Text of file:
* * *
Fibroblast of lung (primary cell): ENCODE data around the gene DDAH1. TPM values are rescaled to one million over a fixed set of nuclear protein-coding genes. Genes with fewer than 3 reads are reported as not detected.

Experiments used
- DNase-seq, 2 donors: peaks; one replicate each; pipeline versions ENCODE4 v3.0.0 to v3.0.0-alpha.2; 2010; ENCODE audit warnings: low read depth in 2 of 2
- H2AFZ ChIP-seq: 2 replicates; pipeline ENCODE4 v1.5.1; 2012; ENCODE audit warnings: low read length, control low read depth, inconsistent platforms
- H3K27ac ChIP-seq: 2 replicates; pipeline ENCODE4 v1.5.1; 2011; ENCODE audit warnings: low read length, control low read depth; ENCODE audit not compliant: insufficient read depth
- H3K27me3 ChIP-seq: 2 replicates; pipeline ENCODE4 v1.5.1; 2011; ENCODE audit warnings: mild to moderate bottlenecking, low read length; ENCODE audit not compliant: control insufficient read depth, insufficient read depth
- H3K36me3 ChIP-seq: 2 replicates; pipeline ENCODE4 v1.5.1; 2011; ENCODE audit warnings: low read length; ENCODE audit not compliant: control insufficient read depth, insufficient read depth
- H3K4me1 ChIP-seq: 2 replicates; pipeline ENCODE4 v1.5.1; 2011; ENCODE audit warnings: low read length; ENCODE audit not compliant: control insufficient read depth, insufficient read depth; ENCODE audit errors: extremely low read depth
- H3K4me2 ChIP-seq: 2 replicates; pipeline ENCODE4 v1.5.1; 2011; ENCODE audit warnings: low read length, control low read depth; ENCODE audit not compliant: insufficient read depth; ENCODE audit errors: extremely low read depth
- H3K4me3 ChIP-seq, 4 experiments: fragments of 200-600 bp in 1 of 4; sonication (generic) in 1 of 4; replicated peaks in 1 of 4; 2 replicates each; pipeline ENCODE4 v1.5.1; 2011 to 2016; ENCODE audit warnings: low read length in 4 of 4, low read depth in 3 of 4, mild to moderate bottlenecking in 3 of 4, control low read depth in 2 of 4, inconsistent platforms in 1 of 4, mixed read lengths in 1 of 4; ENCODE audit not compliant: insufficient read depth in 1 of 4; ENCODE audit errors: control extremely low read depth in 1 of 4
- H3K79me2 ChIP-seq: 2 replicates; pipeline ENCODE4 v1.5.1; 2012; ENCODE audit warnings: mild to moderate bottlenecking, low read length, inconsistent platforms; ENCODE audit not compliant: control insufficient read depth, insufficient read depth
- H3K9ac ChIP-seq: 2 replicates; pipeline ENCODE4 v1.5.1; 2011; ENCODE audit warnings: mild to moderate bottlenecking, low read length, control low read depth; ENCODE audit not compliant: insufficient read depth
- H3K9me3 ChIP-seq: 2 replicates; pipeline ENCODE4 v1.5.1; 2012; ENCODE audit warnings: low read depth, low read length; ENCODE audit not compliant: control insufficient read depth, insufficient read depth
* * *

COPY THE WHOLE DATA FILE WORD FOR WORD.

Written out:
Fibroblast of lung (primary cell): ENCODE data around the gene DDAH1. TPM values are rescaled to one million over a fixed set of nuclear protein-coding genes. Genes with fewer than 3 reads are reported as not detected.

Experiments used
- DNase-seq, 2 donors: peaks; one replicate each; pipeline versions ENCODE4 v3.0.0 to v3.0.0-alpha.2; 2010; ENCODE audit warnings: low read depth in 2 of 2
- H2AFZ ChIP-seq: 2 replicates; pipeline ENCODE4 v1.5.1; 2012; ENCODE audit warnings: low read length, control low read depth, inconsistent platforms
- H3K27ac ChIP-seq: 2 replicates; pipeline ENCODE4 v1.5.1; 2011; ENCODE audit warnings: low read length, control low read depth; ENCODE audit not compliant: insufficient read depth
- H3K27me3 ChIP-seq: 2 replicates; pipeline ENCODE4 v1.5.1; 2011; ENCODE audit warnings: mild to moderate bottlenecking, low read length; ENCODE audit not compliant: control insufficient read depth, insufficient read depth
- H3K36me3 ChIP-seq: 2 replicates; pipeline ENCODE4 v1.5.1; 2011; ENCODE audit warnings: low read length; ENCODE audit not compliant: control insufficient read depth, insufficient read depth
- H3K4me1 ChIP-seq: 2 replicates; pipeline ENCODE4 v1.5.1; 2011; ENCODE audit warnings: low read length; ENCODE audit not compliant: control insufficient read depth, insufficient read depth; ENCODE audit errors: extremely low read depth
- H3K4me2 ChIP-seq: 2 replicates; pipeline ENCODE4 v1.5.1; 2011; ENCODE audit warnings: low read length, control low read depth; ENCODE audit not compliant: insufficient read depth; ENCODE audit errors: extremely low read depth
- H3K4me3 ChIP-seq, 4 experiments: fragments of 200-600 bp in 1 of 4; sonication (generic) in 1 of 4; replicated peaks in 1 of 4; 2 replicates each; pipeline ENCODE4 v1.5.1; 2011 to 2016; ENCODE audit warnings: low read length in 4 of 4, low read depth in 3 of 4, mild to moderate bottlenecking in 3 of 4, control low read depth in 2 of 4, inconsistent platforms in 1 of 4, mixed read lengths in 1 of 4; ENCODE audit not compliant: insufficient read depth in 1 of 4; ENCODE audit errors: control extremely low read depth in 1 of 4
- H3K79me2 ChIP-seq: 2 replicates; pipeline ENCODE4 v1.5.1; 2012; ENCODE audit warnings: mild to moderate bottlenecking, low read length, inconsistent platforms; ENCODE audit not compliant: control insufficient read depth, insufficient read depth
- H3K9ac ChIP-seq: 2 replicates; pipeline ENCODE4 v1.5.1; 2011; ENCODE audit warnings: mild to moderate bottlenecking, low read length, control low read depth; ENCODE audit not compliant: insufficient read depth
- H3K9me3 ChIP-seq: 2 replicates; pipeline ENCODE4 v1.5.1; 2012; ENCODE audit warnings: low read depth, low read length; ENCODE audit not compliant: control insufficient read depth, insufficient read depth